cookbook cleanup, small fix in MANIFEST.SKIP
[catagits/Catalyst-Runtime.git] / lib / Catalyst / Manual / Cookbook.pod
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fc7ec1d9 1=head1 NAME
2
3Catalyst::Manual::Cookbook - Cooking with Catalyst
4
5=head1 DESCRIPTION
6
aba94964 7Yummy code like your mum used to bake!
fc7ec1d9 8
9=head1 RECIPES
10
28dc3f0e 11=head1 Basics
fc7ec1d9 12
28dc3f0e 13These recipes cover some basic stuff that is worth knowing for catalyst developers.
fc7ec1d9 14
28dc3f0e 15=head2 Delivering a Custom Error Page
16
17By default, Catalyst will display its own error page whenever it
18encounters an error in your application. When running under C<-Debug>
19mode, the error page is a useful screen including the error message and
20L<Data::Dump> output of the relevant parts of the C<$c> context object.
21When not in C<-Debug>, users see a simple "Please come back later" screen.
22
23To use a custom error page, use a special C<end> method to short-circuit
24the error processing. The following is an example; you might want to
25adjust it further depending on the needs of your application (for
26example, any calls to C<fillform> will probably need to go into this
27C<end> method; see L<Catalyst::Plugin::FillInForm>).
28
29 sub end : Private {
30 my ( $self, $c ) = @_;
31
32 if ( scalar @{ $c->error } ) {
33 $c->stash->{errors} = $c->error;
34 $c->stash->{template} = 'errors.tt';
35 $c->forward('MyApp::View::TT');
36 $c->error(0);
37 }
38
39 return 1 if $c->response->status =~ /^3\d\d$/;
40 return 1 if $c->response->body;
fc7ec1d9 41
28dc3f0e 42 unless ( $c->response->content_type ) {
43 $c->response->content_type('text/html; charset=utf-8');
44 }
379ca371 45
28dc3f0e 46 $c->forward('MyApp::View::TT');
47 }
379ca371 48
28dc3f0e 49You can manually set errors in your code to trigger this page by calling
aff93052 50
28dc3f0e 51 $c->error( 'You broke me!' );
aff93052 52
fc7ec1d9 53=head2 Disable statistics
54
55Just add this line to your application class if you don't want those nifty
56statistics in your debug messages.
57
58 sub Catalyst::Log::info { }
59
57c6b837 60=head2 Enable debug status in the environment
fc7ec1d9 61
57c6b837 62Normally you enable the debugging info by adding the C<-Debug> flag to
63your C<use Catalyst> statement. However, you can also enable it using
64environment variable, so you can (for example) get debug info without
65modifying your application scripts. Just set C<CATALYST_DEBUG> or
0d201f15 66C<E<lt>MYAPPE<gt>_DEBUG> to a true value.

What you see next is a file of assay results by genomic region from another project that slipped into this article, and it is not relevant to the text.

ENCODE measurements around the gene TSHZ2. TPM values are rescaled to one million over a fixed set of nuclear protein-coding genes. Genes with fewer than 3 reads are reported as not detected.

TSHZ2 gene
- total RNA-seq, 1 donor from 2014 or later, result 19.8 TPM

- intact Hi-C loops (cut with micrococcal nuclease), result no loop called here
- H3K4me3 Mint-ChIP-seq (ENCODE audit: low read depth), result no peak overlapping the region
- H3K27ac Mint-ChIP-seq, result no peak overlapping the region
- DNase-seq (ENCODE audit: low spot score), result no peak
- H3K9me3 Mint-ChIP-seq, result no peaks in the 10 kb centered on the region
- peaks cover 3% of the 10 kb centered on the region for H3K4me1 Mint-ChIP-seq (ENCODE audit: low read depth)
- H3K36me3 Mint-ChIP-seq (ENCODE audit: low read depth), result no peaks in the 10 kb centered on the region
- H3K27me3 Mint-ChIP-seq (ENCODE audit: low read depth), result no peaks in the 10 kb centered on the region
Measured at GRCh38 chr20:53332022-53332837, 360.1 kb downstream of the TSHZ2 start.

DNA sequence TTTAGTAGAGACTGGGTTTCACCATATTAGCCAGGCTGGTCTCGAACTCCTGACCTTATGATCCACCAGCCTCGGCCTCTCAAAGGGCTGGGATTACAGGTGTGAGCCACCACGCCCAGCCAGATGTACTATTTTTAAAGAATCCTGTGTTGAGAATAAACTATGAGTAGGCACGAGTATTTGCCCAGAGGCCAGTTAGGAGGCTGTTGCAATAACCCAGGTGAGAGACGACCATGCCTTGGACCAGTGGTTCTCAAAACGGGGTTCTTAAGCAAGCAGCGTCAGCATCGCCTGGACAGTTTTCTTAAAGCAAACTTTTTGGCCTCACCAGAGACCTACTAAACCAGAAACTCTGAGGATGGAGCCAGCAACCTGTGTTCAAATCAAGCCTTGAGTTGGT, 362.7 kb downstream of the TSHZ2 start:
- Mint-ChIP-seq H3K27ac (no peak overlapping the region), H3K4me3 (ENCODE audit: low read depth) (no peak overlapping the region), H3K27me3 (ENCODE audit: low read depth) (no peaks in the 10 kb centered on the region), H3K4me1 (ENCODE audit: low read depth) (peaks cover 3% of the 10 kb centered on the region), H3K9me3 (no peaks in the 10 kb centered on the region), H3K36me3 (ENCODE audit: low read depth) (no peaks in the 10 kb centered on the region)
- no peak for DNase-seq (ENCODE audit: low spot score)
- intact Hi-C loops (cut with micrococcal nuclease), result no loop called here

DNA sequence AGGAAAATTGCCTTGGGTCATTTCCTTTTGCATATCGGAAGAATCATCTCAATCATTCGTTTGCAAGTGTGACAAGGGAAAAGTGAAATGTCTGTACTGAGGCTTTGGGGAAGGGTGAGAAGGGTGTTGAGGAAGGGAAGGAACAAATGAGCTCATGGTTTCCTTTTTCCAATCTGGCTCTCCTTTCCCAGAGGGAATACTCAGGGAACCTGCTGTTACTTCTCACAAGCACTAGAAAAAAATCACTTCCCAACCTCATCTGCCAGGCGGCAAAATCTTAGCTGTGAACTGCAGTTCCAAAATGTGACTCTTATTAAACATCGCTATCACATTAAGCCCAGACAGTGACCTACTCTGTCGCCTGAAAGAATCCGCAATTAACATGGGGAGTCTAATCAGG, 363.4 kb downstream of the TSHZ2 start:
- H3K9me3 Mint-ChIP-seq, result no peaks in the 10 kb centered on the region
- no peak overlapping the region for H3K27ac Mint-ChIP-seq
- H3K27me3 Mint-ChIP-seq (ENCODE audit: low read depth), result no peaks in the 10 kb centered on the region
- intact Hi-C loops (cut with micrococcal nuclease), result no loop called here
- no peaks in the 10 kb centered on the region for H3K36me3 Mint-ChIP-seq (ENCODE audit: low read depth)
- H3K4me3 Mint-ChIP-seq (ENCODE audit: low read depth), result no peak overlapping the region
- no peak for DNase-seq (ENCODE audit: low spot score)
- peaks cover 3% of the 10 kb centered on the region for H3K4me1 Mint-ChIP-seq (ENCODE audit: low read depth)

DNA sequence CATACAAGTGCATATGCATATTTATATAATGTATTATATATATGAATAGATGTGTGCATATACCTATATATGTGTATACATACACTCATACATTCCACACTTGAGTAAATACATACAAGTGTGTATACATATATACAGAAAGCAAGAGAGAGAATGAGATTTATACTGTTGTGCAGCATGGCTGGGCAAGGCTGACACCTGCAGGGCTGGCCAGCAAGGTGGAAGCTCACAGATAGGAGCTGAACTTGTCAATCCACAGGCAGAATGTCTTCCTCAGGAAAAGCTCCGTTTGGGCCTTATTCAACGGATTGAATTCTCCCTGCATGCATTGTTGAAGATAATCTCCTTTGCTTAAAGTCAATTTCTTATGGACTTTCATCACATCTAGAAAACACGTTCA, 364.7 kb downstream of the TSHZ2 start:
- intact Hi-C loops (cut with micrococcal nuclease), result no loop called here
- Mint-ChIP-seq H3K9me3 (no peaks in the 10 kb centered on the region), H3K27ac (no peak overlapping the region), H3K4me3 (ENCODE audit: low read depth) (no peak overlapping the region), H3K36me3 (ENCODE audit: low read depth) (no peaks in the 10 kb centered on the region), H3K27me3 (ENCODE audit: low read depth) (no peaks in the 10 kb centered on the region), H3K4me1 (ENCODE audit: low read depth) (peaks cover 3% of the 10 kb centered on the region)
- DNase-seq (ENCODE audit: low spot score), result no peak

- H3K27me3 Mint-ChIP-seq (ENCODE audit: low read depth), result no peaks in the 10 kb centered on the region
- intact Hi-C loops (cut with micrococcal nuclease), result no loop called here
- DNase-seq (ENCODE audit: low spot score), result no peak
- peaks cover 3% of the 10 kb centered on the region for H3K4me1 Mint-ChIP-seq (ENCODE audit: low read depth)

fc7ec1d9 67
28dc3f0e 68=head2 Sessions
822fe954 69
28dc3f0e 70When you have your users identified, you will want to somehow remember that
71fact, to save them from having to identify themselves for every single
72page. One way to do this is to send the username and password parameters in
73every single page, but that's ugly, and won't work for static pages.
aba94964 74
28dc3f0e 75Sessions are a method of saving data related to some transaction, and giving
76the whole collection a single ID. This ID is then given to the user to return
77to us on every page they visit while logged in. The usual way to do this is
78using a browser cookie.
aba94964 79
28dc3f0e 80Catalyst uses two types of plugins to represent sessions:
aba94964 81
28dc3f0e 82=head3 State
aba94964 83
28dc3f0e 84A State module is used to keep track of the state of the session between the
85users browser, and your application.
aba94964 86
28dc3f0e 87A common example is the Cookie state module, which sends the browser a cookie
88containing the session ID. It will use default value for the cookie name and
89domain, so will "just work" when used.
4d89569d 90
28dc3f0e 91=head3 Store
4d89569d 92
28dc3f0e 93A Store module is used to hold all the data relating to your session, for
94example the users ID, or the items for their shopping cart. You can store data
95in memory (FastMmap), in a file (File) or in a database (DBI).
b248fa4a 96
28dc3f0e 97=head3 Authentication magic
b248fa4a 98
28dc3f0e 99If you have included the session modules in your application, the
100Authentication modules will automagically use your session to save and
101retrieve the user data for you.
b248fa4a 102
28dc3f0e 103=head3 Using a session
5c0ff128 104
28dc3f0e 105Once the session modules are loaded, the session is available as C<<
106$c->session >>, and can be writen to and read from as a simple hash reference.
5c0ff128 107
28dc3f0e 108=head3 EXAMPLE